When the ancient Polynesians invented surfing, they often used a paddle to help them navigate. Fast-forward a few millennia, and Stand-Up Paddleboarding, or SUP, finds itself trendy again. Part of its increasing popularity is that standing upright allows surfers to spot waves more easily and thus catch more of them, multiplying the fun factor. Paddling back to the wave becomes less of a strain as well. The ability to cruise along on flat inland water, surveying the sights, is another advantage. Finally, its a good core workout. If youre sold on the idea, schedule an intro SUP lesson, free with board and paddle rental, and you may find yourself riding the waves like a Polynesian king.More
In the past 30 years, light artists have reimagined an art form that has always had the ability to turn the night sky, or a simple window, into luminescence. Last fall, the Yerba Buena Center for the Arts turned its southern glass wall into a parade of sound-sensing lights, Lightswarm, that changes with the movements of nearby people and things. Future Cities Lab, the San Francisco design company behind Lightswarm, has originated another notable light sculpture. Located by the YBCA's steps at 701 Mission, Murmur Wall will light up in arresting ways as it incorporates local trending search engine results and social media postings. Onlookers can offer their own contributions, which will feed into the Murmur Wall's data stream and light up the sculpture. What's trending in San Francisco? If you're walking by the YBCA, you can see firsthand — at least through light patterns that reflect the city's volatile internet habits.
Murmur Wall debuts Thursday at 6 p.m. and continues through May 31, 2017, at Yerba Buena Center for the Arts, 701 Mission St., S.F. Free; 415-978-2700 or ybca.org. More
The Tenderloin was set to lose another irreplaceable when the Ha-Ra Club — a low-ceilinged dive of the slummiest reputation, long fallen into neglect, but nevertheless beloved for strong pours, idiosyncratic bartenders, and a long history — was taken over by the crew who run Ace's and Dobbs Ferry.
The primary cover art of Kurando Mitsutake's 2014 extreme action-horror movie Gun Woman, which Shout! Factory is releasing on both DVD and Blu-ray on May 26, is not entirely representative of the film's contents. There is indeed a woman who uses guns, but not quite in the badass-shooting-rampage manner that this image suggests. She does it in a far more badass way, and though it's a revenge picture, we're into more disturbing and physiological (and Japanese) territory here, more Planet Terror than Kill Bill — and anything that's more Robert Rodriguez than Quentin Tarantino is all right in my book.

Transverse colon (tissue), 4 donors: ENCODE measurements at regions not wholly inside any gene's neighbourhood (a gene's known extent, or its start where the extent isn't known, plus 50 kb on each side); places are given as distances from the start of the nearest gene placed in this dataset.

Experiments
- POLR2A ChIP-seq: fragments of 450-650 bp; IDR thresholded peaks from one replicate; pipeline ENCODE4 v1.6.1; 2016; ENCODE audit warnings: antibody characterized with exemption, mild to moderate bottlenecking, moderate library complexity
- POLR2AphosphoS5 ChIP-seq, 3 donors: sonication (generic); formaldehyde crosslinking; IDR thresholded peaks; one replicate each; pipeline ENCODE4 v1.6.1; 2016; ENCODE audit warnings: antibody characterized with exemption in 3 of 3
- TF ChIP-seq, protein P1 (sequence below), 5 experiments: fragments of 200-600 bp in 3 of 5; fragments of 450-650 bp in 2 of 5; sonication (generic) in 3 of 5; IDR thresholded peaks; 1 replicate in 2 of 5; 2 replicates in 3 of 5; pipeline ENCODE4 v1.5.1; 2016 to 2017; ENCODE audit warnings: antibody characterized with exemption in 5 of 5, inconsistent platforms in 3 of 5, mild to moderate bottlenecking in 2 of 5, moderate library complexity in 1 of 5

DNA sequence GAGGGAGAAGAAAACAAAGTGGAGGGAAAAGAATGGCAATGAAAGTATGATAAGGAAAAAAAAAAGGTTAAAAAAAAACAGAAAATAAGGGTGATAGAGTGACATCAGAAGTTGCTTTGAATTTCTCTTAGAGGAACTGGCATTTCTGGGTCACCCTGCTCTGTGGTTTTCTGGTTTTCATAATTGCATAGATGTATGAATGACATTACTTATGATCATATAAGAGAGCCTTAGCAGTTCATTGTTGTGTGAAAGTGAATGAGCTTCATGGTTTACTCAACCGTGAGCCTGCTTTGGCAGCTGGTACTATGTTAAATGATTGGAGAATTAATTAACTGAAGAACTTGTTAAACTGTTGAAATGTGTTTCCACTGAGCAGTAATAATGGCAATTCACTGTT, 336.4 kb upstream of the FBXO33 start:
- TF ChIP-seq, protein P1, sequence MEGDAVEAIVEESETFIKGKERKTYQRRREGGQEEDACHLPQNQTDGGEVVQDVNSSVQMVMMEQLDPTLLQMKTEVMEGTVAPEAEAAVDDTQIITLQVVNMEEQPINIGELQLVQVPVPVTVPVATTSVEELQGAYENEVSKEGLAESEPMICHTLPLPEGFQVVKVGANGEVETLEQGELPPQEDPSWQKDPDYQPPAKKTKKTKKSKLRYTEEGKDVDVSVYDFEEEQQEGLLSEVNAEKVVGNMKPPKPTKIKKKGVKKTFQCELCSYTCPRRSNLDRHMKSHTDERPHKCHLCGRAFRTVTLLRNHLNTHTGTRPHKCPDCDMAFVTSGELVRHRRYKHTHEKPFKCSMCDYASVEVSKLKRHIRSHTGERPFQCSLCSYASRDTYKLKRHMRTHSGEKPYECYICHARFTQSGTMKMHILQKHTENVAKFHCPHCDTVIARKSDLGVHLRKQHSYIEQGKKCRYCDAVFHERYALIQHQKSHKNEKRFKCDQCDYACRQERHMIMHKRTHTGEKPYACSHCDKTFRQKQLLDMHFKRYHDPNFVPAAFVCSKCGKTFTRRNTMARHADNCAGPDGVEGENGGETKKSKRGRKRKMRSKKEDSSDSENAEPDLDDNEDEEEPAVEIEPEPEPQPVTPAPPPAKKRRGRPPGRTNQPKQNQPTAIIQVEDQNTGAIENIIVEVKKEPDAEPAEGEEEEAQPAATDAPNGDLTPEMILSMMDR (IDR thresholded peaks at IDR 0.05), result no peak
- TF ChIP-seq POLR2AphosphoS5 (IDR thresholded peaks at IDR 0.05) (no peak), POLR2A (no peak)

The exhibition poster art, which is also available on the reverse side the Shout! Factory slipcover, is a more faithful image:
Mayumi (Asami, about whom more in a moment) is a young woman who agrees to let crazed but sexy doctor Mastermind (Kairi Narita) surgically implant a disassembled gun insider her body so she can be smuggled as a corpse into the blindingly-white underground lair of sadistic nutjob Hamazaki's Son (Noriaki R. Kamata), and get revenge for the murder of Mastermind's wife.
As you can imagine, Gun Woman has no shortage of nudity and extreme violence, though in the tradition of the 1970s-'80s revenge pictures to which it pays homage, much of that isn't until the third act, which Asami performs almost entirely sans clothes. In his director's commentary, just-happy-to-be-there Kurando Mitsutake goes into detail about the production of what he frequently refers to as an ultra-low budget film, because it really is. Indeed, you know the kind of ride you're in for when one of the first people on screen has just about the fakiest fake mustache ever.